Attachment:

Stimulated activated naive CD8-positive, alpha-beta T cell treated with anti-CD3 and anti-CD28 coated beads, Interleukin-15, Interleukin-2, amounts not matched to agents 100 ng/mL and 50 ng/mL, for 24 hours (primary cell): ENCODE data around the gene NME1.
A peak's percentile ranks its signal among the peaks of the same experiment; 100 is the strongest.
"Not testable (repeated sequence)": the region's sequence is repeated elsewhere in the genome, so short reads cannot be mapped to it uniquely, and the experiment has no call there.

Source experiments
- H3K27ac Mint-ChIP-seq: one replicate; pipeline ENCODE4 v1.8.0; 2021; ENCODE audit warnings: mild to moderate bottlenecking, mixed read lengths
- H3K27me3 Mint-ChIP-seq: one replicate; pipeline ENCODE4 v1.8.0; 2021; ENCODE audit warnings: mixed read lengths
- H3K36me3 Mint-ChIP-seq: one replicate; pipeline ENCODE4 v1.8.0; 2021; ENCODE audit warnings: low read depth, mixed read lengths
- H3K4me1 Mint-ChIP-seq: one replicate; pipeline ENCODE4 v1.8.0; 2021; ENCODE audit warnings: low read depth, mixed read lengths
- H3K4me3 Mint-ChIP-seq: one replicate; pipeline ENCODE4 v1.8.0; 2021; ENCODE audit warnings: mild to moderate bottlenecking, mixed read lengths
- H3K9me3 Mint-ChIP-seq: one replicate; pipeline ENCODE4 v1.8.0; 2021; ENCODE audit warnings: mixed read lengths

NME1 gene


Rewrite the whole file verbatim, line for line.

Stimulated activated naive CD8-positive, alpha-beta T cell treated with anti-CD3 and anti-CD28 coated beads, Interleukin-15, Interleukin-2, amounts not matched to agents 100 ng/mL and 50 ng/mL, for 24 hours (primary cell): ENCODE data around the gene NME1.
A peak's percentile ranks its signal among the peaks of the same experiment; 100 is the strongest.
"Not testable (repeated sequence)": the region's sequence is repeated elsewhere in the genome, so short reads cannot be mapped to it uniquely, and the experiment has no call there.

Source experiments
- H3K27ac Mint-ChIP-seq: one replicate; pipeline ENCODE4 v1.8.0; 2021; ENCODE audit warnings: mild to moderate bottlenecking, mixed read lengths
- H3K27me3 Mint-ChIP-seq: one replicate; pipeline ENCODE4 v1.8.0; 2021; ENCODE audit warnings: mixed read lengths
- H3K36me3 Mint-ChIP-seq: one replicate; pipeline ENCODE4 v1.8.0; 2021; ENCODE audit warnings: low read depth, mixed read lengths
- H3K4me1 Mint-ChIP-seq: one replicate; pipeline ENCODE4 v1.8.0; 2021; ENCODE audit warnings: low read depth, mixed read lengths
- H3K4me3 Mint-ChIP-seq: one replicate; pipeline ENCODE4 v1.8.0; 2021; ENCODE audit warnings: mild to moderate bottlenecking, mixed read lengths
- H3K9me3 Mint-ChIP-seq: one replicate; pipeline ENCODE4 v1.8.0; 2021; ENCODE audit warnings: mixed read lengths

NME1 gene